After internalization, SorLA accumulates in early endosomes and, within 30 min, relocation to TGN46 positive and, to a minor degree, Lamp-1-positive vesicles is visible. The internalized receptors do not return to the plasma membrane but appear to incur cycling between intracellular compartments. In agreement, our findings in mpr−/− cells show that SorLA is engaged in Golgi body-endosome transport. The MPR300/SorLA retained hydrolase precursors in the cells and promoted their processing to mature enzymes by delivering them to the lysosomes. We have previously reported similar results for Sortilin (22); however, the overall localization of Sortilin and SorLA differs, suggesting alternative routes of trafficking. Like Sortilin, SorLA depends on at least two sites in its cd for TGN-endosome sorting. One of the two is situated at the extreme C terminus of the cd and implicates the GGA-binding motif D48XXM51. Exchange of D or M for alanine or removal of M by truncation (ΔMVIA) disrupts the motif and prevents binding of all three GGAs to SorLA (17). Here we find that sorting of β-glucuronidase is impaired in mpr−/− cells if the MPR300/SorLA carries a dysfunctional GGA-binding motif. This and the fact that the M51VIA54 truncation alters the subcellular localization of the wt receptor strongly indicate the involvement of GGAs in the TGN-endosome trafficking of SorLA.
The other involved site maps to the AC-dileucine-like motif. This type of motif is a well-known candidate for interaction with the tetrameric adaptor protein complexes, notably AP-1 which, along with the GGAs, is implicated in sorting of MPRs at the TGN (6). The present findings clearly demonstrate that AP-1 is similarly important to SorLA sorting. Fluorescence microscopy, as well as subcellular fractionation, presented a significant difference between localization of wt SorLA in μ-chain-deficient mouse fibroblasts and their wt counterparts, and μ-chain knockdown seriously impaired hydrolase transport in MPR300/SorLA mpr−/− cells.
Recent findings provide evidence that GGA3 and PACS-1 in complex with casein kinase may act in concert to promote transport of the MPR300 from TGN and their return from endosomes (29). As shown here, GGAs engage in SorLA sorting. We therefore challenged PACS-1 function by RNAi, but found no detectable effect on hydrolase-sorting in mpr−/− transfectants. Evidently, PACS-1 is either not involved or its function is subject to redundancy.
We finally probed for the participation of SNX1 in SorLA sorting. SNX1 is part of the retromer, a multisubunit that mediates retrograde transport of MPRs between endosomes and the TGN (3). The mammalian retromer comprises the subunits SNX1, SNX2, Vps26, Vps29, and Vps35 (11). The functional organization of the complex is not entirely clear, but it appears that SNX1 and SNX2 mediate binding to phosphoinositides in highly curved endosomal membranes (7), whereas Vps35 may account for capture of cargo receptors (3, 31). Current evidence suggests that Sortilin is a target for retromer sorting, and a recent finding has established that SNX1 knockdown in HepG2 cells is accompanied by a significant decrease in cellular Sortilin resulting from a reduction in receptor half-life (M. Mari, unpublished results). We confirm this finding and show that SorLA is subject to a similar downregulation and reduction of half-life in response to deficiency of SNX1. In all probability the findings reflect that SNX1 is needed (at least in HepG2 cells) for the retraction of Sortilin and SorLA from the endosomes and enables them to escape degradation in the lysosomes. It is less clear whether this also implicates the retromer complex. The fact that deficiency in Vps35 was accompanied by a significant reduction in SorLA does suggest that sorting of this receptor involves the retromer. In contrast, Sortilin expression was (surprisingly) unchanged under the same conditions. This underscores in the first place a difference in the trafficking of the two receptors and, second, provides evidence that SNX1 function is not limited to the context of the retromer complex. The apparent lack of interaction between the SorLA-cd and Vps35 furthermore indicates that the retromer may target receptors via alternative subunits.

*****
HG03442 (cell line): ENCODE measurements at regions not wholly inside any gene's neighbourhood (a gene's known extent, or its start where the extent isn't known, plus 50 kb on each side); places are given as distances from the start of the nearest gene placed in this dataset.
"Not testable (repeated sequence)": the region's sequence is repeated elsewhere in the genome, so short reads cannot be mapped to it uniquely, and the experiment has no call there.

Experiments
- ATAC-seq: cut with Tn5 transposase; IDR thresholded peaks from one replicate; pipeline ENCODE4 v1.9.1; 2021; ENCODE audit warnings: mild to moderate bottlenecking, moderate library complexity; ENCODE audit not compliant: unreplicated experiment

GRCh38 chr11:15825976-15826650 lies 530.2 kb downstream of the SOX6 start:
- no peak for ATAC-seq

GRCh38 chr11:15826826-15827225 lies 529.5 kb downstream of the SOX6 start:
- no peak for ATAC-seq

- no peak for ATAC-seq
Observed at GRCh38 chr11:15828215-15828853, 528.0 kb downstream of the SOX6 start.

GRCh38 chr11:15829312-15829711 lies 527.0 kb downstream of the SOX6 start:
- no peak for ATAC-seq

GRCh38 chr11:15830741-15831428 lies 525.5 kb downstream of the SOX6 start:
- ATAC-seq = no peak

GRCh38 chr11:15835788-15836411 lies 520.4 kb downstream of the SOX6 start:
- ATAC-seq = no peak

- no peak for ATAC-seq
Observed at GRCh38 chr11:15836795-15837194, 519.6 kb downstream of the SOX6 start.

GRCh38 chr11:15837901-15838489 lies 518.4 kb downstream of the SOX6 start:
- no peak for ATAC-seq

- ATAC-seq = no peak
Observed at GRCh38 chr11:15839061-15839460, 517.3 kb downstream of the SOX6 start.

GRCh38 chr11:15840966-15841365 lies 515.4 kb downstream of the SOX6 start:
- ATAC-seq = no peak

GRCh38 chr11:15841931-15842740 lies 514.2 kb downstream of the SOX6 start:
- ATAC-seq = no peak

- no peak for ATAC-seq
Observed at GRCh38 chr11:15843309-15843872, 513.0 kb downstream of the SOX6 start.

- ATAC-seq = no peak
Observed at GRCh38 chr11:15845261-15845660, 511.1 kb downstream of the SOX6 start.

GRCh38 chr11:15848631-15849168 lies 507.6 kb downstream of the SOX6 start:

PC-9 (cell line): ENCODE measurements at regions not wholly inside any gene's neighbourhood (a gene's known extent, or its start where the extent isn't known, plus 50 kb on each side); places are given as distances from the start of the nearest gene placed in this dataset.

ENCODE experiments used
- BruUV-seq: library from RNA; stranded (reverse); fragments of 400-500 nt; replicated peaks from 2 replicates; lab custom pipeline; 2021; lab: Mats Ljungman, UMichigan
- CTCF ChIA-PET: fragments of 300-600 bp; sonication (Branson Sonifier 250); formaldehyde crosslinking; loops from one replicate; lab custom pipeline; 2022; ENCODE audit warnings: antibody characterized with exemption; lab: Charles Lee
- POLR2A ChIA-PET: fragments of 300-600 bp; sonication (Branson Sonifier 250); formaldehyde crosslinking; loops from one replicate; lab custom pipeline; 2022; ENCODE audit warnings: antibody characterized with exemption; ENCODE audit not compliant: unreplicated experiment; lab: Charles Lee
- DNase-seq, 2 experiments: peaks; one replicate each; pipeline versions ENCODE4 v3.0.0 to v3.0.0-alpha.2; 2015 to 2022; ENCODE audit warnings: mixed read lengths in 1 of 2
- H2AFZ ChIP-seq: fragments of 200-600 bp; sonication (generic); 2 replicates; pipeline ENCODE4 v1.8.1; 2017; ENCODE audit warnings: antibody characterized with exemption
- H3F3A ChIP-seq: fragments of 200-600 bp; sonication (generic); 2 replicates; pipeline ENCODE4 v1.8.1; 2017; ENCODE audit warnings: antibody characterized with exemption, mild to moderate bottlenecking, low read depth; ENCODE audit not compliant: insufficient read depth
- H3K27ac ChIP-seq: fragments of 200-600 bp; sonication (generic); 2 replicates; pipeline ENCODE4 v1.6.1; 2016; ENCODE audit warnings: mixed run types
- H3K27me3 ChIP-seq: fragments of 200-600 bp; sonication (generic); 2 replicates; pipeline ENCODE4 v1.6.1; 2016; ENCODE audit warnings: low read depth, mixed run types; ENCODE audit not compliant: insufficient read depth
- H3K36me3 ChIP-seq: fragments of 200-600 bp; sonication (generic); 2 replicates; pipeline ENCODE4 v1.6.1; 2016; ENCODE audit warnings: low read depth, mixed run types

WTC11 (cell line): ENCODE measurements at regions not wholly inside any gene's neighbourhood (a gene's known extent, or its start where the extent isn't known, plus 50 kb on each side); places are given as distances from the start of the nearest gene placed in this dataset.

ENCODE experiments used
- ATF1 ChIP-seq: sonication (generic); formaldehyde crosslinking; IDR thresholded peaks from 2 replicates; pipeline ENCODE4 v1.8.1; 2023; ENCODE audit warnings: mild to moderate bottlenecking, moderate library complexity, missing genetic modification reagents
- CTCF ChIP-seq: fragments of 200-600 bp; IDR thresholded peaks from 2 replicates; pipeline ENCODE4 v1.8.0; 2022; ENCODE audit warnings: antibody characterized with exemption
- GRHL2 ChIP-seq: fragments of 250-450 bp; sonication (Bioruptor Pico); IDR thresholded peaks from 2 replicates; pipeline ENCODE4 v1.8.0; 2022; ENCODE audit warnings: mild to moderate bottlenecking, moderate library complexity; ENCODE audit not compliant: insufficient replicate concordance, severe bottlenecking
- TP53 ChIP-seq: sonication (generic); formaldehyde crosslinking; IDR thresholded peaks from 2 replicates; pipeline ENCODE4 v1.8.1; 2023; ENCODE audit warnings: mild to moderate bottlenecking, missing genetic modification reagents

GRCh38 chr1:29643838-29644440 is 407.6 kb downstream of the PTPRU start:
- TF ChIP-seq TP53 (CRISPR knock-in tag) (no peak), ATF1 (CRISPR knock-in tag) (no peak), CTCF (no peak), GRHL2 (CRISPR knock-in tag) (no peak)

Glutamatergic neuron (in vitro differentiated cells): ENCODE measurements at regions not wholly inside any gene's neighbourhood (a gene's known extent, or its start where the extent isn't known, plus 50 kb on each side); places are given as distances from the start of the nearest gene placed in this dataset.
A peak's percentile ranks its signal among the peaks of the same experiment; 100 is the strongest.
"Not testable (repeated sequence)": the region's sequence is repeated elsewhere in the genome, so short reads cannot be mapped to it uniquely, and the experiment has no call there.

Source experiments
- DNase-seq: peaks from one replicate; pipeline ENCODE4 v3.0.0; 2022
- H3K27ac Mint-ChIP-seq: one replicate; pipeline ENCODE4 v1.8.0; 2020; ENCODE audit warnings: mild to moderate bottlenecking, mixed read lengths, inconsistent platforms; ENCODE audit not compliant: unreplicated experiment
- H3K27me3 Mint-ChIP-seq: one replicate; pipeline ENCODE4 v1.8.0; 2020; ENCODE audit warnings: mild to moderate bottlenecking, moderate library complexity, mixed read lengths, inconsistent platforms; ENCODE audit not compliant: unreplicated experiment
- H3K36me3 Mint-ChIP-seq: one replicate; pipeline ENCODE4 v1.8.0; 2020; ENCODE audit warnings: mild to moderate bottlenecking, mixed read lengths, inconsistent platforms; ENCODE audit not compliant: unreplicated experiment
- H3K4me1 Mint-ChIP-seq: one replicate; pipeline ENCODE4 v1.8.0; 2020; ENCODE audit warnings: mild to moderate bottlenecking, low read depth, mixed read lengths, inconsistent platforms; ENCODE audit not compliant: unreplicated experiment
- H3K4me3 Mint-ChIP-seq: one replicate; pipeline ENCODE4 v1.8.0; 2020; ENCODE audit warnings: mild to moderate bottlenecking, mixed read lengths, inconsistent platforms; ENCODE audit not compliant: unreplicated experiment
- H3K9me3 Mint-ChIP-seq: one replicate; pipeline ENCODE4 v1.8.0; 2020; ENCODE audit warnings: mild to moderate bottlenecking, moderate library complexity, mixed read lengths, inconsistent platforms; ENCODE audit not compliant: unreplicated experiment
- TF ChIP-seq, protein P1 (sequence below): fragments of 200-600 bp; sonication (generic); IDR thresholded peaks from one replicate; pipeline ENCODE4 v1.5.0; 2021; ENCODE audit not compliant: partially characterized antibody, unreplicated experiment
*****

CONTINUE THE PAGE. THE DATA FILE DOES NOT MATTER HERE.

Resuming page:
The results obtained with RAP show that wt SorLA may target soluble ligands in the TGN for transport, e.g., lipoprotein lipase, and thereby regulate their release. However, SorLA also binds and sorts the transmembrane protein APP (1), which produces the Alzheimer's disease-associated Aβ-peptide when processed by β-secretase activity. After complex formation, SorLA protects APP from β-secretase activity and inhibits the generation of Aβ-peptide in cells (1, 24, 33). Accordingly, SorLA seems to be downregulated in brains of individuals with AD. In the light of our present findings it is therefore highly interesting that a similar decrease in Vps35 and other elements of the retromer complex has also been associated with AD and the generation of Aβ-peptide (32). As demonstrated, Vps35 and (in particular) SNX1 deficiency may downregulate SorLA in cells. Thus, a functional connection between low levels of SorLA and the two proteins in AD seems conceivable, and it could be speculated that defects or deficiency in SNX1 and/or Vps35 (as parts of the retromer or in a different context) might form a basis for accelerated Αβ-peptide production.
The MIND-center is sponsored by The Lundbeck Foundation.
Published ahead of print on 23 July 2007.
†Supplemental material for this article may be found at http://mcb.asm.org/.